Through The Never (Film)
Released: 2012, Blackened Recordings
In the history of Metal-rules.com we have only ever very rarely reviewed the theatrical release of a film. There are a number of reasons for this. Movies are released at different times in different areas by different distributors so a movie that may be playing in the writers city, may not have a wide-theatrical release. Secondly, some of these specialty Metal movies with limited appeal usually only run for a week or two or even for just one screening. Sometimes it is hard to write a review for a movie on the fly with one viewing session. Lastly, the writers has to be a pretty dedicated fan, and really be on top of the scene to see the movie and write a review and get it up before the movie disappeared. For these reasons usually we wait until the DVD comes out. Everyone has it (or can get it) the writer can watch it a couple of times, deadlines aren’t as strict and then there is always the bonus footage.
However, THROUGH THE NEVER is too special of an event to let slip by so I decided to go for it and write a review. I’m sure one of our fine staff will write a review of the DVD when it comes out. The primary footage for the concert/action film movie was shot in Vancouver in 2012 and the film was released on Sept 27th, the 27th anniversary of Cliff Burton’s death. There is a nice synchronicity of those numbers, don’t you think? To the best of my knowledge this is the first movie about a Metal band shot in HD, 3D, IMAX, so the mighty machine that is Metallica has another first. The film was directed by a young shot director Nimrod Antal who has done a few action/horror pics such as Vacancy, Armoured and the recent 2010 Predator reboot. I believe the move was funded by Metallica and cost a mere 18 million. The 'star' is a relatively unknown kid, Dane DeHaan, who did some TV work on Law And Order and the popular HBO Vampire themed series, True Blood.
I’m not the world’s biggest Metallica fan and I had not really planned on seeing this in the theater, again like many people, preferring to get the DVD later. However, the opportunity to see THROUGH THE NEVER fell in my lap, I had a free afternoon while visiting Vancouver, BC, where the film was shot and where I used to live for years. It was nice to be back there. The setting was pretty much perfect to enjoy the film. The theater was empty except for me and two other people. Good for me to watch, maybe bad for the box-office but a Tuesday matinee is not usually prime-time for movies anyway. My anticipation was quite high as I had not seen an Imax film in 20 years and I rarely go to movies (maybe one a year) so 3D is still a cool novelty for me. So I’m set up, dead center, glasses on and ready to rock. What I got was complete and total sonic and visual immersion into an incredible concert/action film. I was completely blown away on all levels.
I can’t even begin to describe it. The film was shot so that you are onstage with the band in the round. The only way to duplicate this would be to be on stage with the band in real life and even that might not have the same sweeping panoramic effect of the multi-camera, multi-angle shots. There have been a few critics who have said the plot is thin, but who cares? Plot is for chick films. It is a concert film with a storyline inter-spliced about a runner on a mission to get something for the band. As the main character moves through the streets of downtown Vancouver (of which I was very familiar and recognized many spots) he encounters increasingly bizarre and hostile resistance from rioters rampaging through the streets. This is very likely a nod to the long and rich history of rioting in Vancouver. From the riots of 1883 (anti-Chinese), 1971 (drugs), 1994 and 2011 (hockey) to commemorating the 10th anniversary of riots at the very same stadium of the Guns ‘n’ Roses tour of 1992, Vancouver is one rocking rioting town. So much for all those peaceful hippies in Vangroovy!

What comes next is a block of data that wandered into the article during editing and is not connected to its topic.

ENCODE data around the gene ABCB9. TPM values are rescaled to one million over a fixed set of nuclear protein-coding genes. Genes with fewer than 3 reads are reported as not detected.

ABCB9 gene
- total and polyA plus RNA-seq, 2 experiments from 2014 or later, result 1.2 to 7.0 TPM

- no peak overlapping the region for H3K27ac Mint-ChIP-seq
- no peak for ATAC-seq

The film becomes increasingly, violent and frightening. Soon as the concert rages on the main character descends into a surreal, dark-horror fantasy realm that is visually stunning. It was not at all what I expected, especially the horror fantasy realm with animated spirit guides, out of body experiences and an apocalyptic horseman, all set amidst the burning rubble, dead bodies and overturned cars in downtown. Dedicated Metallica fans that follow lyrics, may recognize how certain plot scenes are cleverly intertwined with lyrical themes. In terms of songs, the set-list is extremely good, mostly old stuff and the stage show is pretty incredible, the set-design is very impressive with everything from smoking Master Of Puppets crosses to the crumbing Lady Justice to the set ‘breakdown’ back to Garage Days.
Metallica achieved something absolutely extraordinary with this film. I loved it. There is no way the DVD version do it justice, perhaps only a home theater with 3D glasses might do it justice. I’m glad I saw it. It is another triumph for Metallica. I'm glad it broke even and made a few extra million above and beyond production cost. If you get the chance to see it on the big-screen, go for it. You won’t be sorry.